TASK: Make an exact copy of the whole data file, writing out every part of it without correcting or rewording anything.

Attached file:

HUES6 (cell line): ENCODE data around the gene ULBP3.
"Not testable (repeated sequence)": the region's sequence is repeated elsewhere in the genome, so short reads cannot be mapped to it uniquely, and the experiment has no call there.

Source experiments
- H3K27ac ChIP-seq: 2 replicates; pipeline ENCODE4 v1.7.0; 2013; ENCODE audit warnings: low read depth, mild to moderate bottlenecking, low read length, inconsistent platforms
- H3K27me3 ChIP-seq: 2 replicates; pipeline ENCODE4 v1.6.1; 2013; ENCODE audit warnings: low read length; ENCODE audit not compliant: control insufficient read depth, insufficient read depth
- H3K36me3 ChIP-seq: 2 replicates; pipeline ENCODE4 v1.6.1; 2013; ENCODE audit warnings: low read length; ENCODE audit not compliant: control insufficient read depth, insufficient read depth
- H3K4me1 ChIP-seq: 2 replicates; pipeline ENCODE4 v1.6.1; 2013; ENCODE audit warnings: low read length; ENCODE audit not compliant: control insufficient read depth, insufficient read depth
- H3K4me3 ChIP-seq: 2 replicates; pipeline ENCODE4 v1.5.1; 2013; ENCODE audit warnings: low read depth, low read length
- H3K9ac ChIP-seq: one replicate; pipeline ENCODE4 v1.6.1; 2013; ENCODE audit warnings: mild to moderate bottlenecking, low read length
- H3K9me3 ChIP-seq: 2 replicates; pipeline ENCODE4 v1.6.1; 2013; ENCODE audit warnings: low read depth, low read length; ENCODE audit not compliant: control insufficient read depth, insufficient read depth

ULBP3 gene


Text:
HUES6 (cell line): ENCODE data around the gene ULBP3.
"Not testable (repeated sequence)": the region's sequence is repeated elsewhere in the genome, so short reads cannot be mapped to it uniquely, and the experiment has no call there.

Source experiments
- H3K27ac ChIP-seq: 2 replicates; pipeline ENCODE4 v1.7.0; 2013; ENCODE audit warnings: low read depth, mild to moderate bottlenecking, low read length, inconsistent platforms
- H3K27me3 ChIP-seq: 2 replicates; pipeline ENCODE4 v1.6.1; 2013; ENCODE audit warnings: low read length; ENCODE audit not compliant: control insufficient read depth, insufficient read depth
- H3K36me3 ChIP-seq: 2 replicates; pipeline ENCODE4 v1.6.1; 2013; ENCODE audit warnings: low read length; ENCODE audit not compliant: control insufficient read depth, insufficient read depth
- H3K4me1 ChIP-seq: 2 replicates; pipeline ENCODE4 v1.6.1; 2013; ENCODE audit warnings: low read length; ENCODE audit not compliant: control insufficient read depth, insufficient read depth
- H3K4me3 ChIP-seq: 2 replicates; pipeline ENCODE4 v1.5.1; 2013; ENCODE audit warnings: low read depth, low read length
- H3K9ac ChIP-seq: one replicate; pipeline ENCODE4 v1.6.1; 2013; ENCODE audit warnings: mild to moderate bottlenecking, low read length
- H3K9me3 ChIP-seq: 2 replicates; pipeline ENCODE4 v1.6.1; 2013; ENCODE audit warnings: low read depth, low read length; ENCODE audit not compliant: control insufficient read depth, insufficient read depth

ULBP3 gene